Culture Secretary Maria Miller said: “All of us, young and old, have a connection to the First World War, either through our own family history, the heritage of our local communities or because of its long term impact on society and the world we live in today.
“It is absolutely right that we mark its centenary and do so not simply with the solemnity that such an anniversary demands, but with a programme containing a significant educational element, so that our young people have the chance to appreciate the enormity of what happened at the beginning of the last century, and its continuing echoes in our lives today.”
Andrew Murrison MP, the Prime Minister’s special representative in the preparations for the centenary, added: “From 2014, nations, communities and individuals from across the world will come together to mark, commemorate and remember the lives of those who lived, fought and died in the First World War. The UK’s programme has been carefully planned to emphasise remembrance but also to recognise the global impact of those terrible years, and what today’s young people can learn from it.”
Notes to Editors
The £5 million funding for the Imperial War Museum is a consequence of new rules introduced by the Government so that fines from banks and other financial services firms no longer go to the industry. It can be made available in 2012-13 due to amendments which will be brought forward to the Financial Services Bill later this year. The amendments will mean that, in future, regulatory fines revenue in excess of enforcement case costs for the year will go to the Exchequer. The new arrangements will apply to fines received from 1 April 2012, so the measure will include the penalty imposed on Barclays in relation to the attempted manipulation of LIBOR.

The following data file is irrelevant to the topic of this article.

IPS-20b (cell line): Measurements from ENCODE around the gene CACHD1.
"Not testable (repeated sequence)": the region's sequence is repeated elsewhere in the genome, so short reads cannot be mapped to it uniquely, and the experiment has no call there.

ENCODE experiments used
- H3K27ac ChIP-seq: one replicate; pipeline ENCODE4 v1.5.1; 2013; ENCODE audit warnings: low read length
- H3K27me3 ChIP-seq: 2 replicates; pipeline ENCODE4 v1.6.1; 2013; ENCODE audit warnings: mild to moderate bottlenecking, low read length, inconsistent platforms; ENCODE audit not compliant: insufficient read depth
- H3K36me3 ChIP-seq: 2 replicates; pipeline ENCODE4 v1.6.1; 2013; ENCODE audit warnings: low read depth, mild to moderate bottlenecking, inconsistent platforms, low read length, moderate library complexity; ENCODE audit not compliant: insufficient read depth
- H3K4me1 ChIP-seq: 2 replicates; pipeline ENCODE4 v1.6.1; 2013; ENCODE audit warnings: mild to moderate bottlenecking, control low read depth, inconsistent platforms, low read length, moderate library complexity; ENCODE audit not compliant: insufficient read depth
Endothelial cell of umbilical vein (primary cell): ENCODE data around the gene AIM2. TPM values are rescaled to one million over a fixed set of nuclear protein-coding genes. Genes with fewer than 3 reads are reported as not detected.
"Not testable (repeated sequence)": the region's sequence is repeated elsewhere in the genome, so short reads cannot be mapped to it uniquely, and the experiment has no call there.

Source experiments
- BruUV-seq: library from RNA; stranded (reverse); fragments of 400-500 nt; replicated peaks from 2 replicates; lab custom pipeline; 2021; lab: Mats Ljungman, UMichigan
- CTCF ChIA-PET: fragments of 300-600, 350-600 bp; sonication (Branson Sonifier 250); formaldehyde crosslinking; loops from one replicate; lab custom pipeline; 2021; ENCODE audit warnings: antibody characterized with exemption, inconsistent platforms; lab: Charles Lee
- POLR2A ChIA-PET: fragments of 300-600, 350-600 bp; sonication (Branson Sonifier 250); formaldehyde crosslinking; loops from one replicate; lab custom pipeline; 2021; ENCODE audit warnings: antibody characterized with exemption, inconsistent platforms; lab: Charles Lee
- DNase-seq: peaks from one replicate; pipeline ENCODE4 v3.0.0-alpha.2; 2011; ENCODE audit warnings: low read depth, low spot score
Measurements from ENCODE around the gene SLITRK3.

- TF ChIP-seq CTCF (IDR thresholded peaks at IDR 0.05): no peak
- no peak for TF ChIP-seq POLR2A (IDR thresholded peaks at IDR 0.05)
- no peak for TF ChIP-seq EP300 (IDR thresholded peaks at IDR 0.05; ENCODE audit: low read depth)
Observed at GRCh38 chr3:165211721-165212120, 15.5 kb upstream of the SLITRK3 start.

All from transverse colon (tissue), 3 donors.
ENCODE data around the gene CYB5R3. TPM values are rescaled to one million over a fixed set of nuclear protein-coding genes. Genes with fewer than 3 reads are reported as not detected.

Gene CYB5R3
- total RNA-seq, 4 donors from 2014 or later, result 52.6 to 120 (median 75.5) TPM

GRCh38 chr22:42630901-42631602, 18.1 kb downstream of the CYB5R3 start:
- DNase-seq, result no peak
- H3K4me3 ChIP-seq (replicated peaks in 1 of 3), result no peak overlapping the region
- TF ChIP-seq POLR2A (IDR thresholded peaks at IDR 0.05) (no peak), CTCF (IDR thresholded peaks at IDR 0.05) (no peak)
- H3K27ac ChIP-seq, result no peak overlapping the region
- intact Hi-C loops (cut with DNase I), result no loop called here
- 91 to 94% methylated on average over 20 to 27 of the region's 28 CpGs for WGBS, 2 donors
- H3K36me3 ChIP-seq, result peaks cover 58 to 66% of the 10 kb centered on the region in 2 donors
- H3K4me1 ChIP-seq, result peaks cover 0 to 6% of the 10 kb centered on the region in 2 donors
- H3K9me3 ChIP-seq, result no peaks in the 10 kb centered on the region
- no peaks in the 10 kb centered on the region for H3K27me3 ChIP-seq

The £5 million funding for the Imperial War Museum is in addition to the £35 million for the Armed Forces Covenant - which will also be funded by regulatory fines imposed on the financial services sector in 2012-13 - announced the Chancellor of the Exchequer earlier in the week.
Membership of the Advisory Panel will be announced shortly.
Heritage Lottery Fund - Using money raised through the National Lottery, the Heritage Lottery Fund (HLF) sustains and transforms a wide range of heritage for present and future generations to take part in, learn from and enjoy. From museums, parks and historic places to archaeology, natural environment and cultural traditions, we invest in every part of our diverse heritage. HLF has supported more than 33,000 projects allocating £4.9billion across the UK.
The National Heritage Memorial Fund (NHMF) - The National Heritage Memorial Fund was set up in 1980 to save the most outstanding parts of our national heritage, in memory of those who have given their lives for the UK. It will receive £20million Government grant in aid between 2011-15 allowing for an annual budget of £4m-5m. HMS Caroline joins a diverse range of over 1,200 iconic objects and places which have been safeguarded by the NHMF to the tune of over £300million.
For further information, please contact Natasha Ley or Alison Scott, HLF and NHMF Press Office, on tel: (020) 7591 6143/6032. Out of hours mobile:
Press Enquiries: 020 7211 2210
Out of hours telephone pager no: 07699 751153
Public Enquiries: 020 7211 6000